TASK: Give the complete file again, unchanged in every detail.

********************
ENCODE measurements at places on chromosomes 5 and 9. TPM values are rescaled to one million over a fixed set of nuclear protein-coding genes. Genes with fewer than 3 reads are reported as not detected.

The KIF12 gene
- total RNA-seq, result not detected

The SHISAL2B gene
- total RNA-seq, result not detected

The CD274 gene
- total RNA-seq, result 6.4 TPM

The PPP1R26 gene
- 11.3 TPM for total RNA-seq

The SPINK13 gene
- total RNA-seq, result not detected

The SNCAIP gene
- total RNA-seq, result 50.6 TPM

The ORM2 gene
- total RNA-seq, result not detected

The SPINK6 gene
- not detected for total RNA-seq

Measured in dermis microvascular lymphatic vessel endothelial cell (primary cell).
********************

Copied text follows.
ENCODE measurements at places on chromosomes 5 and 9. TPM values are rescaled to one million over a fixed set of nuclear protein-coding genes. Genes with fewer than 3 reads are reported as not detected.

The KIF12 gene
- total RNA-seq, result not detected

The SHISAL2B gene
- total RNA-seq, result not detected

The CD274 gene
- total RNA-seq, result 6.4 TPM

The PPP1R26 gene
- 11.3 TPM for total RNA-seq

The SPINK13 gene
- total RNA-seq, result not detected

The SNCAIP gene
- total RNA-seq, result 50.6 TPM

The ORM2 gene
- total RNA-seq, result not detected

The SPINK6 gene
- not detected for total RNA-seq

Measured in dermis microvascular lymphatic vessel endothelial cell (primary cell).